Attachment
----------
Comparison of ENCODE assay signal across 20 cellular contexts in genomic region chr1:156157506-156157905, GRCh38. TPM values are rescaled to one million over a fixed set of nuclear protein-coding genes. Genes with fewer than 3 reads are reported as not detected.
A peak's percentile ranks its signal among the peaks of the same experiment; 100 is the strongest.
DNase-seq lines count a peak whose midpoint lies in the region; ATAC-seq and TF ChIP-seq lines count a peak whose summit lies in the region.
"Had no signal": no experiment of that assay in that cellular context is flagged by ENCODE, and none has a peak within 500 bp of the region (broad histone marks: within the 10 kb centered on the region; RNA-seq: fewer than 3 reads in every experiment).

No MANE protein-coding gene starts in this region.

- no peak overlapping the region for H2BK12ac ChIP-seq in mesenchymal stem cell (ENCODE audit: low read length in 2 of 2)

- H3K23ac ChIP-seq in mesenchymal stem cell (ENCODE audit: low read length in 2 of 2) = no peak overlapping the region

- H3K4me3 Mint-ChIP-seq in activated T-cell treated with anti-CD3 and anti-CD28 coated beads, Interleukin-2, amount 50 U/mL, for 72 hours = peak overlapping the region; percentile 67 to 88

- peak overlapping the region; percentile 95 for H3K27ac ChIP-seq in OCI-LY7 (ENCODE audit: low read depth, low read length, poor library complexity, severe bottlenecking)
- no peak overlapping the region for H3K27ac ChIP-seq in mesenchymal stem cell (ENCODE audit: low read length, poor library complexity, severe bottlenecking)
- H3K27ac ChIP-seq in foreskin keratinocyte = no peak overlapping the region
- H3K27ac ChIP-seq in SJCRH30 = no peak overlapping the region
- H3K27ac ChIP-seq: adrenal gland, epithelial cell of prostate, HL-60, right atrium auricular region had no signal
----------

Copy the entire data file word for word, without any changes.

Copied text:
Comparison of ENCODE assay signal across 20 cellular contexts in genomic region chr1:156157506-156157905, GRCh38. TPM values are rescaled to one million over a fixed set of nuclear protein-coding genes. Genes with fewer than 3 reads are reported as not detected.
A peak's percentile ranks its signal among the peaks of the same experiment; 100 is the strongest.
DNase-seq lines count a peak whose midpoint lies in the region; ATAC-seq and TF ChIP-seq lines count a peak whose summit lies in the region.
"Had no signal": no experiment of that assay in that cellular context is flagged by ENCODE, and none has a peak within 500 bp of the region (broad histone marks: within the 10 kb centered on the region; RNA-seq: fewer than 3 reads in every experiment).

No MANE protein-coding gene starts in this region.

- no peak overlapping the region for H2BK12ac ChIP-seq in mesenchymal stem cell (ENCODE audit: low read length in 2 of 2)

- H3K23ac ChIP-seq in mesenchymal stem cell (ENCODE audit: low read length in 2 of 2) = no peak overlapping the region

- H3K4me3 Mint-ChIP-seq in activated T-cell treated with anti-CD3 and anti-CD28 coated beads, Interleukin-2, amount 50 U/mL, for 72 hours = peak overlapping the region; percentile 67 to 88

- peak overlapping the region; percentile 95 for H3K27ac ChIP-seq in OCI-LY7 (ENCODE audit: low read depth, low read length, poor library complexity, severe bottlenecking)
- no peak overlapping the region for H3K27ac ChIP-seq in mesenchymal stem cell (ENCODE audit: low read length, poor library complexity, severe bottlenecking)
- H3K27ac ChIP-seq in foreskin keratinocyte = no peak overlapping the region
- H3K27ac ChIP-seq in SJCRH30 = no peak overlapping the region
- H3K27ac ChIP-seq: adrenal gland, epithelial cell of prostate, HL-60, right atrium auricular region had no signal